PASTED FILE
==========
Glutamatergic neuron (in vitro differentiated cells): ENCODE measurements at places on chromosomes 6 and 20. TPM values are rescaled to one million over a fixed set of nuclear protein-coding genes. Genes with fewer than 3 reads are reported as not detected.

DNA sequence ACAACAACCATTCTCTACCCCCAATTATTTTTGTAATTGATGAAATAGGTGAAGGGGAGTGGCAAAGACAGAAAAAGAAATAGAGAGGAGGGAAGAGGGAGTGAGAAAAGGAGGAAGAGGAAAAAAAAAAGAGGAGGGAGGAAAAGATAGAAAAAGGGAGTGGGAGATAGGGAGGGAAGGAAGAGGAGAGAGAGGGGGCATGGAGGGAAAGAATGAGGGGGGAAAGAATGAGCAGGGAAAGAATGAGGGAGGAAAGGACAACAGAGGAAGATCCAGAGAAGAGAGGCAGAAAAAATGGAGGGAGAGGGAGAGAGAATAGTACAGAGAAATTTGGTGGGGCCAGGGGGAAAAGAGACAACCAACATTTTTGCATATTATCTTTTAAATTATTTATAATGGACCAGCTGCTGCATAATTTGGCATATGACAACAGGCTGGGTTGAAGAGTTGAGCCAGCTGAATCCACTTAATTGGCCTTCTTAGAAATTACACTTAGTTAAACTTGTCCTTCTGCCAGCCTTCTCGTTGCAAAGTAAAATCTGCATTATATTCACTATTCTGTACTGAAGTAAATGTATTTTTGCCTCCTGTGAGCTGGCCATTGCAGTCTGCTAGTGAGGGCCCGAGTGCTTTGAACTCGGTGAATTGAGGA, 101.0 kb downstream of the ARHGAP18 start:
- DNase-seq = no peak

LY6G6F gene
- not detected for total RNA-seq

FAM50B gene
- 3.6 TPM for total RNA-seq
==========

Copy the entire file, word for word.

Glutamatergic neuron (in vitro differentiated cells): ENCODE measurements at places on chromosomes 6 and 20. TPM values are rescaled to one million over a fixed set of nuclear protein-coding genes. Genes with fewer than 3 reads are reported as not detected.

DNA sequence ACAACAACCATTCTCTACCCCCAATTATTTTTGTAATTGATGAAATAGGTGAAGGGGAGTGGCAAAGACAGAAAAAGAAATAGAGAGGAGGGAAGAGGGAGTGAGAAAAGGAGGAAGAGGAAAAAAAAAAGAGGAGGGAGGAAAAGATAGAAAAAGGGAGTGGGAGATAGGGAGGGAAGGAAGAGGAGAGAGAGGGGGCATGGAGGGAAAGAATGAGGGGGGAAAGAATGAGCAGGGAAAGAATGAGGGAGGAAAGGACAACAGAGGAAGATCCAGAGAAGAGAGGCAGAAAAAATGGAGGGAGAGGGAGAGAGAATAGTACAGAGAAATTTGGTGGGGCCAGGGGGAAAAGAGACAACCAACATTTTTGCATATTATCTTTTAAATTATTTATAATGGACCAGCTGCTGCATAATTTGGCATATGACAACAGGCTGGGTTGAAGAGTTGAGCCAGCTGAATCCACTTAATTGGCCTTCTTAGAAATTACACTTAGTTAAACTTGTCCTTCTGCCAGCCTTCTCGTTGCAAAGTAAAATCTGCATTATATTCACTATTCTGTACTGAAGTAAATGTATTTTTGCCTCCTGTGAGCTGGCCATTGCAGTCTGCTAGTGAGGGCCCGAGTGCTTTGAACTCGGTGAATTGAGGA, 101.0 kb downstream of the ARHGAP18 start:
- DNase-seq = no peak

LY6G6F gene
- not detected for total RNA-seq

FAM50B gene
- 3.6 TPM for total RNA-seq